*Portion excluded from income

under Code

**To irrevocable life insurance trust (free of estate tax under Code)

 
Qualified Plan Rescue (QPR)
For this example, everything is the same as before, except the funds are in a qualified plan (IRA, 401(k) profit-sharing and similar). In this case, a rollover IRA was used, which was earning 2 percent.
 

 

            Lenny   

                       Joe          

Cost of income contract

$250,000

$2,500,000

Annual income

$25,400

$254,000

Less-Income tax

6,350

88,900

After-tax Income

$19,050

165,100

Insurance Premium

 

 

$250,000 policy

8,900

 

$4,642,000 policy

         -

165,100

Spendable Income

$10,150

    - 0 -

 
This time, the IRA funds were used to buy the income contract, a tax-free transaction at its inception. However, each annual income (when received by Lenny and Joe) is subject to the full income tax rate, the same as if a distribution had been made by the qualified plan.
 
Lenny locked in $250,000 (at his death) for his family, and he will enjoy an annual income of $10,150 for life (4.06 percent after tax on the $250,000). Joe does not need the income and chose to use all of his “after-tax income” to purchase life insurance for $4,642,800. This was 100 percent tax-free (from the estate tax).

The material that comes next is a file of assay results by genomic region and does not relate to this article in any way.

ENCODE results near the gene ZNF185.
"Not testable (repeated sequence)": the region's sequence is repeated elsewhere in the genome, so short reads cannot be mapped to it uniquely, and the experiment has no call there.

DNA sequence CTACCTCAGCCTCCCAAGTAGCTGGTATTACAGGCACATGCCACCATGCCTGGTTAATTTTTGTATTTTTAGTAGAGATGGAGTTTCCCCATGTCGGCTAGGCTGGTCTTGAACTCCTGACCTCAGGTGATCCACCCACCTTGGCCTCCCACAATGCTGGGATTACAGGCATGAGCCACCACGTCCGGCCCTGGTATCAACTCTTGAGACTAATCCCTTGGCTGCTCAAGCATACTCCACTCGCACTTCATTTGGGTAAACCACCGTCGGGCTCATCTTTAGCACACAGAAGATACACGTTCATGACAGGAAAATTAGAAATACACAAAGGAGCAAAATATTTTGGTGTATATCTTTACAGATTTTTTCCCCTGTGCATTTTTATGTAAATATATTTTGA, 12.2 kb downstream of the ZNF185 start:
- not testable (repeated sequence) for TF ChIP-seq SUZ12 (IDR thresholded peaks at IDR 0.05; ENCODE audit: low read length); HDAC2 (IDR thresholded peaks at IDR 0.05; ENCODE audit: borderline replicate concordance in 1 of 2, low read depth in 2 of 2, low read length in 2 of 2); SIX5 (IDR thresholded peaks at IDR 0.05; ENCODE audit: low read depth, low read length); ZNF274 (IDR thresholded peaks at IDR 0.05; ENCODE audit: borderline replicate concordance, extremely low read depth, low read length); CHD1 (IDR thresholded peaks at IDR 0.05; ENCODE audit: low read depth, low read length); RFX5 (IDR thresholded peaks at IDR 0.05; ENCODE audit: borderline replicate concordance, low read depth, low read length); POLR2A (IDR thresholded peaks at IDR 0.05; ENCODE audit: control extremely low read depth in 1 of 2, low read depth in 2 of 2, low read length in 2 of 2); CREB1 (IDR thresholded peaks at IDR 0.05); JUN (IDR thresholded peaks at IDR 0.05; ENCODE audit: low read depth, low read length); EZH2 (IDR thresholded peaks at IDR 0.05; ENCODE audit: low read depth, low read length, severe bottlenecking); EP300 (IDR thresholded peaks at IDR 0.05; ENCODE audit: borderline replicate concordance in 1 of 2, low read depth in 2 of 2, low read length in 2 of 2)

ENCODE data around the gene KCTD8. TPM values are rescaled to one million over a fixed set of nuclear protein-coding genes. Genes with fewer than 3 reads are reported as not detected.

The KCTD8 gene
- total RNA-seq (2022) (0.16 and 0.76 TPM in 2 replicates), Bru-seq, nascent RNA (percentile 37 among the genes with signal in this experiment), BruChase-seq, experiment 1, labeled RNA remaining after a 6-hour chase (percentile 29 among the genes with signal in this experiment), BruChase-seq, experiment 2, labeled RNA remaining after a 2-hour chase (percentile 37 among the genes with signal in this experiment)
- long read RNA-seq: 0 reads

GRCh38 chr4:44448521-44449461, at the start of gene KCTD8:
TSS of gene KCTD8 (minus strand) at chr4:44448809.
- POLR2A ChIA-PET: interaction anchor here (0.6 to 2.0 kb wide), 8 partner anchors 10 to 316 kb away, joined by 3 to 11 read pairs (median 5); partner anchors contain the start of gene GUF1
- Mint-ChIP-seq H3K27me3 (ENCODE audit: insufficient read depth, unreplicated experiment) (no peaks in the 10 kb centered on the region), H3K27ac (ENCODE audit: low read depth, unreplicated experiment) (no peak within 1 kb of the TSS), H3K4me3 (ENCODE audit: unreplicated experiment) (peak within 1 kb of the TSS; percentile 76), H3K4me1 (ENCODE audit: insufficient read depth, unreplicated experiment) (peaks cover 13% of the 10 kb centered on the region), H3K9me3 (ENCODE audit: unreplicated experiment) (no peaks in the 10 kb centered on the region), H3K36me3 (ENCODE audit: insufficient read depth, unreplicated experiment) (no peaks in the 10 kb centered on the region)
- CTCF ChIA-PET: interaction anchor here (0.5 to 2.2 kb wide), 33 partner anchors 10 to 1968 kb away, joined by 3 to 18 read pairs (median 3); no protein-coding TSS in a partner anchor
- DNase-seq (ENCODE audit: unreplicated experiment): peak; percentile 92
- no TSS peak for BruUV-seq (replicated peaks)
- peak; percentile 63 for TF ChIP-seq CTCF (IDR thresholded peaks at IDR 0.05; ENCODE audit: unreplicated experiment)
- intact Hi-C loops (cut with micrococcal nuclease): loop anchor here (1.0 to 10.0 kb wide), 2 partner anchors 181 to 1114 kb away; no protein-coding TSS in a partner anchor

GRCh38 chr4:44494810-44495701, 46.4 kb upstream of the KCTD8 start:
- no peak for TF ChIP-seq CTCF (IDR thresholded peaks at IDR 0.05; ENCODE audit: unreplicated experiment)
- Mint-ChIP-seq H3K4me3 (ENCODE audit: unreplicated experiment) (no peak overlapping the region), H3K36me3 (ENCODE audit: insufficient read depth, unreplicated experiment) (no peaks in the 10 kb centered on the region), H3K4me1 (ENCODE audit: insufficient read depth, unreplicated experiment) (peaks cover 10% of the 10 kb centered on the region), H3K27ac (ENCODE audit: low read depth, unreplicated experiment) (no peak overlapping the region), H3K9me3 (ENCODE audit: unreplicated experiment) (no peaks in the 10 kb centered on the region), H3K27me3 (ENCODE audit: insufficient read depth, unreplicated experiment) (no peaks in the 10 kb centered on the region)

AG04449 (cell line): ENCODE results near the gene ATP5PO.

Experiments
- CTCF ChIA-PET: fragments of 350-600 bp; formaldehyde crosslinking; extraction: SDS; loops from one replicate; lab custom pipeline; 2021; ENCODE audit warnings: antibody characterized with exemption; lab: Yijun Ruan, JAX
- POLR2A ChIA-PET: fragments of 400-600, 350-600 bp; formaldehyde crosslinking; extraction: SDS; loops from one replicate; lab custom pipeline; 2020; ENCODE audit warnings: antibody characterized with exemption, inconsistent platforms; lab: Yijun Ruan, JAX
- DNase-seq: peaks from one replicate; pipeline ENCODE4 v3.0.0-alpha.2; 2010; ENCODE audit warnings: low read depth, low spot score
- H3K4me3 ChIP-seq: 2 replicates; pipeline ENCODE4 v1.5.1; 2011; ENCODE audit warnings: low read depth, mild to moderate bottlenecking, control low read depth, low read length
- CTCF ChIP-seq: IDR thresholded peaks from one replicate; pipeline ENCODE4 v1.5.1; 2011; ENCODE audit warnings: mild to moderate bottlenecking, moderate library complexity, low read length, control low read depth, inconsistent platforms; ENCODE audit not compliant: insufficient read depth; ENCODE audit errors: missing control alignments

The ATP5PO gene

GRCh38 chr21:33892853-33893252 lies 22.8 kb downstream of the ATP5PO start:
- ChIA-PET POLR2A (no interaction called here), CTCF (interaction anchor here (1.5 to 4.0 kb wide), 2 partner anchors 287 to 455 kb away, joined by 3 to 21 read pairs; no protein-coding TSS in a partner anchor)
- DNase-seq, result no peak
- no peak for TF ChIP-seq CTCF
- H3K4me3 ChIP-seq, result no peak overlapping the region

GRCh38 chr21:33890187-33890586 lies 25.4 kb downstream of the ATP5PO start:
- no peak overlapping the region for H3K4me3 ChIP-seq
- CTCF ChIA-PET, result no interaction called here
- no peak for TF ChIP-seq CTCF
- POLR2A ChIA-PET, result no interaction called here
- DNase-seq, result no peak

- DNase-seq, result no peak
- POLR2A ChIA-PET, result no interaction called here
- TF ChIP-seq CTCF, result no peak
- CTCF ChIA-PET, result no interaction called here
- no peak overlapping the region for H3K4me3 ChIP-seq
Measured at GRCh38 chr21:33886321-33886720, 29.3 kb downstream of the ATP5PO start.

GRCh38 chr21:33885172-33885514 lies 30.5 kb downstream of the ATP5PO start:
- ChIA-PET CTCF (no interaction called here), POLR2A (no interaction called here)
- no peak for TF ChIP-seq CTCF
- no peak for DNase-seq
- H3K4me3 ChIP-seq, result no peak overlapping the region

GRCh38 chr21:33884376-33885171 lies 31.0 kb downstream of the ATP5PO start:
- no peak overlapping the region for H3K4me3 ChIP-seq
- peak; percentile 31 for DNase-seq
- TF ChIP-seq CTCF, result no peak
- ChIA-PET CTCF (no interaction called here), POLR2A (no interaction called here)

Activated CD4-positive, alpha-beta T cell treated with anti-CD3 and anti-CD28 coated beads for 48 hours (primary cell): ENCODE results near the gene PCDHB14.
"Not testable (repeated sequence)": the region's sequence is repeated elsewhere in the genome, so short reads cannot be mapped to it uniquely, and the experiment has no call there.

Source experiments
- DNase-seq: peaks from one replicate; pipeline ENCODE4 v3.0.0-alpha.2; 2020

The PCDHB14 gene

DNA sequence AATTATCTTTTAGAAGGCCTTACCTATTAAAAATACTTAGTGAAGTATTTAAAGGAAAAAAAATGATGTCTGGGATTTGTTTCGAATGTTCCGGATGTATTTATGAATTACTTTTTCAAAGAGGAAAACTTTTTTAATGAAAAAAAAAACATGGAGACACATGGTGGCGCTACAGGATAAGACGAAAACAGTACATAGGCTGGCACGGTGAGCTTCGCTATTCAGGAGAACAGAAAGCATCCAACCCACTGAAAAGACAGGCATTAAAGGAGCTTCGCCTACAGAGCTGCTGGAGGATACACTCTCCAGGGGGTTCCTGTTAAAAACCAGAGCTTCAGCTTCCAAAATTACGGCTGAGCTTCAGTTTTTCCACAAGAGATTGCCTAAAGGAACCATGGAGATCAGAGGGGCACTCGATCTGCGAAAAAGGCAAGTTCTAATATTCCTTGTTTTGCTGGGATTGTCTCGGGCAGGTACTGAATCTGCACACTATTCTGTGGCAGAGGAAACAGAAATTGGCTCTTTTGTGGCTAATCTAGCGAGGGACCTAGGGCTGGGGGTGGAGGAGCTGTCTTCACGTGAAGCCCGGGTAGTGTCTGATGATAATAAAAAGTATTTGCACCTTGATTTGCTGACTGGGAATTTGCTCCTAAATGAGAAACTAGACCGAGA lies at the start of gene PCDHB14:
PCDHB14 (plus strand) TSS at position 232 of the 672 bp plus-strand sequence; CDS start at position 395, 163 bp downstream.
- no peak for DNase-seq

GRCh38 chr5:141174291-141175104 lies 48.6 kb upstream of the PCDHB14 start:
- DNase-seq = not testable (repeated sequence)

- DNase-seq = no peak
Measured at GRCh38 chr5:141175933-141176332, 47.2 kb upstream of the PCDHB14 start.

If Joe got hit by the final bus before setting up the QPR strategy, his family would have received about $750,000 because of the double tax—income and estate—on qualified plan money. So the strategy turned $750,000 of after-tax money into $4,642,800 for Joe’s family.
 
The QPR strategy is very flexible and can be designed to do tax miracles for your specific goals. The numbers for people like Joe usually look even better when they are married and the insurance involved is second-to-die.
 
Conservative Investors Life Insurance (CILI)
To increase income, legally avoid the tax on it and have your capital (plus all earnings) go to your family tax-free, use a CILI. It’s perfect for a guy like Joe, who is married to Mary (also age 70). Joe and Mary buy a $3 million second-to-die CILI policy with an annual premium of $70,548. The policy currently earns 3 percent.
 
The payoff on their investment comes after the second death. (This example assumes that after 10 years, both Joe and Mary get hit by the same bus.) Their heirs (kids and grandkids) would receive $3,817,479.
 

1.         Death benefit                                             $3,000,000

2.         Premiums paid

            ($70,548 times 10 years)                               705,480

3.                  Interest earned on premiums

paid (at 3%, but would be higher,

If interest rates rise, or lower, if

Interest rates fall)                                            111,999

 

Total amount (tax-free) to heirs                $3,817,479

 
Of course, the longer that either Joe or Mary lives, the larger the amount to their heirs.
 
The easy way to summarize a CILI investment is as follows: You get your investment (premiums paid) back, dollar-for-dollar; plus earnings on premiums paid; plus a guaranteed bonus, the death benefit; and it’s all tax free.